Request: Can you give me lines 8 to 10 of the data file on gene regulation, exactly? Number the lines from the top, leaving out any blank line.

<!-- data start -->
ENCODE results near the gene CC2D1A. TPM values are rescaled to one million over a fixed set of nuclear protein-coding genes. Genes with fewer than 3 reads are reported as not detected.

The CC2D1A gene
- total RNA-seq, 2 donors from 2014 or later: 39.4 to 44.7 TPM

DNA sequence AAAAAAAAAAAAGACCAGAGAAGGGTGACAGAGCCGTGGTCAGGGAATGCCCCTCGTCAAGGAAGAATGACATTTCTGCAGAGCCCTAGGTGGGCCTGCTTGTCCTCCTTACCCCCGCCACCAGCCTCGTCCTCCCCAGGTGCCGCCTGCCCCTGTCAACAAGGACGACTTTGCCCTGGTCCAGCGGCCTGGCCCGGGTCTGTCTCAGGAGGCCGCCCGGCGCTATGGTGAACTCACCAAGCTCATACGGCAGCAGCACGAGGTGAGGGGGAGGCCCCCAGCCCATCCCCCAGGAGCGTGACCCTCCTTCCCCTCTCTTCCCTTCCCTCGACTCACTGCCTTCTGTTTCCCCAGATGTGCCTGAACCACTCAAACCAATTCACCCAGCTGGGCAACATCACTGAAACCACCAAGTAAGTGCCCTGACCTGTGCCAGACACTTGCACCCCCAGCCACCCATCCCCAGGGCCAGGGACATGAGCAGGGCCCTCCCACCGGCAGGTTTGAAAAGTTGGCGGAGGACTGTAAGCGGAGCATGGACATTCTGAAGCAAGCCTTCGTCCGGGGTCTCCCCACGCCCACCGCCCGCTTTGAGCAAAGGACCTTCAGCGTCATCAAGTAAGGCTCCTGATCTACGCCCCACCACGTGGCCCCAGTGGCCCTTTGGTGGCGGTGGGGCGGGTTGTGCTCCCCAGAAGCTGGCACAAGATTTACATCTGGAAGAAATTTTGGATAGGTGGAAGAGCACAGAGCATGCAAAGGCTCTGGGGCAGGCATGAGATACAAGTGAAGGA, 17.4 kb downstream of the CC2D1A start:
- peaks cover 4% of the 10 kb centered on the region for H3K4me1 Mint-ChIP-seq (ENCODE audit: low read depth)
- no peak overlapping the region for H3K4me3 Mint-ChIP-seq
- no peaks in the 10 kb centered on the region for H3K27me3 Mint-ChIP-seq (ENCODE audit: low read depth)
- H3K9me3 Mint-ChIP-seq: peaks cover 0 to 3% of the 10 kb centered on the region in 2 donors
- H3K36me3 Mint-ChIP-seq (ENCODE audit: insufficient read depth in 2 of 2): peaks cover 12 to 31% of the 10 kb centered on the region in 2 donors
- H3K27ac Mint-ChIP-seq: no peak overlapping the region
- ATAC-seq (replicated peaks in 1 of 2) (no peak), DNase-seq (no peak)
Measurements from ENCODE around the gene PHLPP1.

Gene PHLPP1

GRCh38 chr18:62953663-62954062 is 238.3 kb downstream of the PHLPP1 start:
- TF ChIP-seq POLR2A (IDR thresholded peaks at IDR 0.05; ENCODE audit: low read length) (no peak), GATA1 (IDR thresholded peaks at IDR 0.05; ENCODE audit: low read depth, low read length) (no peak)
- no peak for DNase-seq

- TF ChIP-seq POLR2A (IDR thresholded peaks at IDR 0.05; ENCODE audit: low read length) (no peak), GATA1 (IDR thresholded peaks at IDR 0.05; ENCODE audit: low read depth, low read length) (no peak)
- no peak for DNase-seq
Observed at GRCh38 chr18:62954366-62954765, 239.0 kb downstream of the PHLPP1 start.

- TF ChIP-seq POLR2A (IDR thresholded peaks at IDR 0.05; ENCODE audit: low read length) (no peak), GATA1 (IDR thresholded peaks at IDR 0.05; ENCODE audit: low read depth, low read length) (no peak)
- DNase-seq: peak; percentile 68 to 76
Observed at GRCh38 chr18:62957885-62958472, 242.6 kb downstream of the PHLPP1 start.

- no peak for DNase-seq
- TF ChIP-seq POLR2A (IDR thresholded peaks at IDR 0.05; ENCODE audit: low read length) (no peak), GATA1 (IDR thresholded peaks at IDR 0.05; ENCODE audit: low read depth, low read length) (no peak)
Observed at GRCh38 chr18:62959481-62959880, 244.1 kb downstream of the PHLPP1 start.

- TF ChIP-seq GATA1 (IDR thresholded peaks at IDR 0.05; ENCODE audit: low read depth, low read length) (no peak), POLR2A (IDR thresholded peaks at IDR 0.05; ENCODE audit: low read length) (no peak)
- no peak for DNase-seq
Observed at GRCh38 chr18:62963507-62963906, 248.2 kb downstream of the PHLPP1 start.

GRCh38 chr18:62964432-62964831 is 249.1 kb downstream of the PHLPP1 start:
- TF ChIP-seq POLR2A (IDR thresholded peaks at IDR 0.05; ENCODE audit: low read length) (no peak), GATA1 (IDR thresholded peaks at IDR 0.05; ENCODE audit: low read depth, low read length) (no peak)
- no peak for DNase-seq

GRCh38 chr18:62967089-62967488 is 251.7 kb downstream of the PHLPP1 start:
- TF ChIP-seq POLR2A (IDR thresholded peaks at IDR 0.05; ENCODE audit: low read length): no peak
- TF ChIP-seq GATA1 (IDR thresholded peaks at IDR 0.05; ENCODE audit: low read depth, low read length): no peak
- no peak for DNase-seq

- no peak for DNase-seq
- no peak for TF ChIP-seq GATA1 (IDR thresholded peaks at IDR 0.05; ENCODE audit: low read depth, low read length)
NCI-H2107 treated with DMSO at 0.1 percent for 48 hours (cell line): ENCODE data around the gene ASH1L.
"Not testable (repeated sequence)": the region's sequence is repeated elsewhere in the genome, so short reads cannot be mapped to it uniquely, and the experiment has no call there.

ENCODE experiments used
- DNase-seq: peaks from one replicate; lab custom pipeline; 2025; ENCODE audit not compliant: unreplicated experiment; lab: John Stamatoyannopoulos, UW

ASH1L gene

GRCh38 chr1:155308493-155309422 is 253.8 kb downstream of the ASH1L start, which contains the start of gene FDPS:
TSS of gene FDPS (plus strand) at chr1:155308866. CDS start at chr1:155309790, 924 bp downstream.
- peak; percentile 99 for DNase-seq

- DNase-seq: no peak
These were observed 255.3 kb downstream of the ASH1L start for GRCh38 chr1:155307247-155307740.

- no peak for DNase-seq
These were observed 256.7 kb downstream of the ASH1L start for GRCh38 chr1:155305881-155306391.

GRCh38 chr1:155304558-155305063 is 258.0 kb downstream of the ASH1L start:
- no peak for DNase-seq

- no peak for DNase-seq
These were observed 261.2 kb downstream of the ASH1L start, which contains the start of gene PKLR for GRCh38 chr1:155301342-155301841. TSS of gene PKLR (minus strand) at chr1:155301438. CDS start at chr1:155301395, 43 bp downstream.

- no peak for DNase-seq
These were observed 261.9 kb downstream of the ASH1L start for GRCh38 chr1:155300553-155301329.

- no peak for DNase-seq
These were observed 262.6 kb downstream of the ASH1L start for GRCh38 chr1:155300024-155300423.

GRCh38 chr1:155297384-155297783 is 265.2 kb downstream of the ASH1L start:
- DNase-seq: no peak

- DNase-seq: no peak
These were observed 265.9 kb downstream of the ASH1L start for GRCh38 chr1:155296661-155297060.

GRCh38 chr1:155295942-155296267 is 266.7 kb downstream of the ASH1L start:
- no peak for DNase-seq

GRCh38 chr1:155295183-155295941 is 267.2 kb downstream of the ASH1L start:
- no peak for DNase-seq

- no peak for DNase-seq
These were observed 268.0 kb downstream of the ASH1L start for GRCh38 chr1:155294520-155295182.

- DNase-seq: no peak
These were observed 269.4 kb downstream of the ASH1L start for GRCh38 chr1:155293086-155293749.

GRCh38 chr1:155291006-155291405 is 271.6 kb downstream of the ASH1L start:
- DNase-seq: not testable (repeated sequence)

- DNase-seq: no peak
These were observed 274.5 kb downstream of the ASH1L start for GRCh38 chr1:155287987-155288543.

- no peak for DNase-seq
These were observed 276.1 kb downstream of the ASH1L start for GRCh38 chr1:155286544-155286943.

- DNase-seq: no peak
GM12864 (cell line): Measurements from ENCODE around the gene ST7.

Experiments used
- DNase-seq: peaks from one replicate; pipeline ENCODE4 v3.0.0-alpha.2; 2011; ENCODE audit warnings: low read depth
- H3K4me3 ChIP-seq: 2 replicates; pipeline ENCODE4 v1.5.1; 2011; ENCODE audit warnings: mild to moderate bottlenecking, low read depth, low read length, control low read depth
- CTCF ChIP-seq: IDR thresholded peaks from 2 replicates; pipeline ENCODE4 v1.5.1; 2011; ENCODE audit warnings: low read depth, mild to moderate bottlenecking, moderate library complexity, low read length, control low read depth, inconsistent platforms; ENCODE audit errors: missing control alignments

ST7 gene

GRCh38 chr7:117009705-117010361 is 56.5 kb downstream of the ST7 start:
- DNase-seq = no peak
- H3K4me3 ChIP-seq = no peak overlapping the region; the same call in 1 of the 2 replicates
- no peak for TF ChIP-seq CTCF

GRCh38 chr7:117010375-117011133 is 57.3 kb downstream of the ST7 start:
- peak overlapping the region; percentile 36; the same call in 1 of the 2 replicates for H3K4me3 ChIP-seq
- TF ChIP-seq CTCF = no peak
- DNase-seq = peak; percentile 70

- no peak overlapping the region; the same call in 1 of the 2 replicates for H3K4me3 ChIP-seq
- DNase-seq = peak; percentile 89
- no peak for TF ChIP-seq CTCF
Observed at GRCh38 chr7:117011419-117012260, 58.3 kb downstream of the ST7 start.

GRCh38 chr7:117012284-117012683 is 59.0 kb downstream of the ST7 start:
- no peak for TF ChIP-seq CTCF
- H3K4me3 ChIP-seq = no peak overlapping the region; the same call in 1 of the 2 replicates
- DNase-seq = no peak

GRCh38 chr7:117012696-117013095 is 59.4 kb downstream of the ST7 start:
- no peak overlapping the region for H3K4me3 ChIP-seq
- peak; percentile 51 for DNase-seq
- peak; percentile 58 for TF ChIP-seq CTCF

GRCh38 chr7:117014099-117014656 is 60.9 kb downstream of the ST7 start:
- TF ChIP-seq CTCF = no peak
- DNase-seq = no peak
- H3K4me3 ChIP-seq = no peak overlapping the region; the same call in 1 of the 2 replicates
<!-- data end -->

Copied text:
- H3K9me3 Mint-ChIP-seq: peaks cover 0 to 3% of the 10 kb centered on the region in 2 donors
- H3K36me3 Mint-ChIP-seq (ENCODE audit: insufficient read depth in 2 of 2): peaks cover 12 to 31% of the 10 kb centered on the region in 2 donors
- H3K27ac Mint-ChIP-seq: no peak overlapping the region